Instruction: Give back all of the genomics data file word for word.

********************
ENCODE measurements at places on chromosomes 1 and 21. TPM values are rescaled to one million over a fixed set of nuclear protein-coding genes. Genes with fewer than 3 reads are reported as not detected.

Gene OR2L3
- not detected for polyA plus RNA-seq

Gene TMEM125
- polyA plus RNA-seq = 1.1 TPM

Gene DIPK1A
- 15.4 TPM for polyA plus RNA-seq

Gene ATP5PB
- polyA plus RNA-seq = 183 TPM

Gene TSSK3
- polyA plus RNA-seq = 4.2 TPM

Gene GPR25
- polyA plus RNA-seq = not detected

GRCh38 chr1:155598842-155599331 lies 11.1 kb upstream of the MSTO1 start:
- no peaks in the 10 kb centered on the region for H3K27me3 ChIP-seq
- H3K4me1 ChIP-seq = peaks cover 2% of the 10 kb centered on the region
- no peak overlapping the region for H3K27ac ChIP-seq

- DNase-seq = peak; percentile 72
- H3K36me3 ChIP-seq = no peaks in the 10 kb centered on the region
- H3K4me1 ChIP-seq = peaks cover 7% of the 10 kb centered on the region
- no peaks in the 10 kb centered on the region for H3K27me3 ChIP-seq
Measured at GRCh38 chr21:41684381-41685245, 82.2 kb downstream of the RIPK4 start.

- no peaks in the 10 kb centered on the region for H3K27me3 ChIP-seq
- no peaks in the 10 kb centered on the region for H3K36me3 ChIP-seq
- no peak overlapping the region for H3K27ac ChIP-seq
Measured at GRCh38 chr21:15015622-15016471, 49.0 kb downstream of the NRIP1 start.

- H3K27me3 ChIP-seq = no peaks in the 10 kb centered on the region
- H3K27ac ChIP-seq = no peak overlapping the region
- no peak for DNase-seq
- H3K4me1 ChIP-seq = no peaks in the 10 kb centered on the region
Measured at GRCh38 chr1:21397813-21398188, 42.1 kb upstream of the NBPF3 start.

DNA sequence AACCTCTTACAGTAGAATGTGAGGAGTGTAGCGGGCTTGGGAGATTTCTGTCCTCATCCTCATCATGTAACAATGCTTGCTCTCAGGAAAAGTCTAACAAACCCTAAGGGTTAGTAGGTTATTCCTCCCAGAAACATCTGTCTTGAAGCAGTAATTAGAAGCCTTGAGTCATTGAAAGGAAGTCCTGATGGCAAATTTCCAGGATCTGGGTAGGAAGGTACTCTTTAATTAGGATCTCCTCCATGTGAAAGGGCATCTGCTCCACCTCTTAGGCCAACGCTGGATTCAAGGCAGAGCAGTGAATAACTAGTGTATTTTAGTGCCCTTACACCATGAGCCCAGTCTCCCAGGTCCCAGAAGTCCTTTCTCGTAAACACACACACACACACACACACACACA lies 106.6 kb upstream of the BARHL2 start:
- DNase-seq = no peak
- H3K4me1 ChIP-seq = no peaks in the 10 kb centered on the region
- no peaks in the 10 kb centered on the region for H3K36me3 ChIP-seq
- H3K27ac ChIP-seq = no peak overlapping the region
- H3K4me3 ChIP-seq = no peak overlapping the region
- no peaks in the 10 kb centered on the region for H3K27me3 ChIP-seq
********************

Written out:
ENCODE measurements at places on chromosomes 1 and 21. TPM values are rescaled to one million over a fixed set of nuclear protein-coding genes. Genes with fewer than 3 reads are reported as not detected.

Gene OR2L3
- not detected for polyA plus RNA-seq

Gene TMEM125
- polyA plus RNA-seq = 1.1 TPM

Gene DIPK1A
- 15.4 TPM for polyA plus RNA-seq

Gene ATP5PB
- polyA plus RNA-seq = 183 TPM

Gene TSSK3
- polyA plus RNA-seq = 4.2 TPM

Gene GPR25
- polyA plus RNA-seq = not detected

GRCh38 chr1:155598842-155599331 lies 11.1 kb upstream of the MSTO1 start:
- no peaks in the 10 kb centered on the region for H3K27me3 ChIP-seq
- H3K4me1 ChIP-seq = peaks cover 2% of the 10 kb centered on the region
- no peak overlapping the region for H3K27ac ChIP-seq

- DNase-seq = peak; percentile 72
- H3K36me3 ChIP-seq = no peaks in the 10 kb centered on the region
- H3K4me1 ChIP-seq = peaks cover 7% of the 10 kb centered on the region
- no peaks in the 10 kb centered on the region for H3K27me3 ChIP-seq
Measured at GRCh38 chr21:41684381-41685245, 82.2 kb downstream of the RIPK4 start.

- no peaks in the 10 kb centered on the region for H3K27me3 ChIP-seq
- no peaks in the 10 kb centered on the region for H3K36me3 ChIP-seq
- no peak overlapping the region for H3K27ac ChIP-seq
Measured at GRCh38 chr21:15015622-15016471, 49.0 kb downstream of the NRIP1 start.

- H3K27me3 ChIP-seq = no peaks in the 10 kb centered on the region
- H3K27ac ChIP-seq = no peak overlapping the region
- no peak for DNase-seq
- H3K4me1 ChIP-seq = no peaks in the 10 kb centered on the region
Measured at GRCh38 chr1:21397813-21398188, 42.1 kb upstream of the NBPF3 start.

DNA sequence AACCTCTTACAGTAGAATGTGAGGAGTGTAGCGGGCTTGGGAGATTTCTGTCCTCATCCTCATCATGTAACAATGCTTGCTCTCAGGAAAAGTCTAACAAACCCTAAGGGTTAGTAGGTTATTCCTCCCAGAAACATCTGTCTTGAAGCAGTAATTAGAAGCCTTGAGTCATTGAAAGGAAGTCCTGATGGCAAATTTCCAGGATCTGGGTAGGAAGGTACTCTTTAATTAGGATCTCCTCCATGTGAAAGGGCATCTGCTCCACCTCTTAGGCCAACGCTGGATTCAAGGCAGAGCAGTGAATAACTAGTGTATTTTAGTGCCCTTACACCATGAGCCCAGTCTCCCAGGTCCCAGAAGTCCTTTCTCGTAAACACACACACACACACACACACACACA lies 106.6 kb upstream of the BARHL2 start:
- DNase-seq = no peak
- H3K4me1 ChIP-seq = no peaks in the 10 kb centered on the region
- no peaks in the 10 kb centered on the region for H3K36me3 ChIP-seq
- H3K27ac ChIP-seq = no peak overlapping the region
- H3K4me3 ChIP-seq = no peak overlapping the region
- no peaks in the 10 kb centered on the region for H3K27me3 ChIP-seq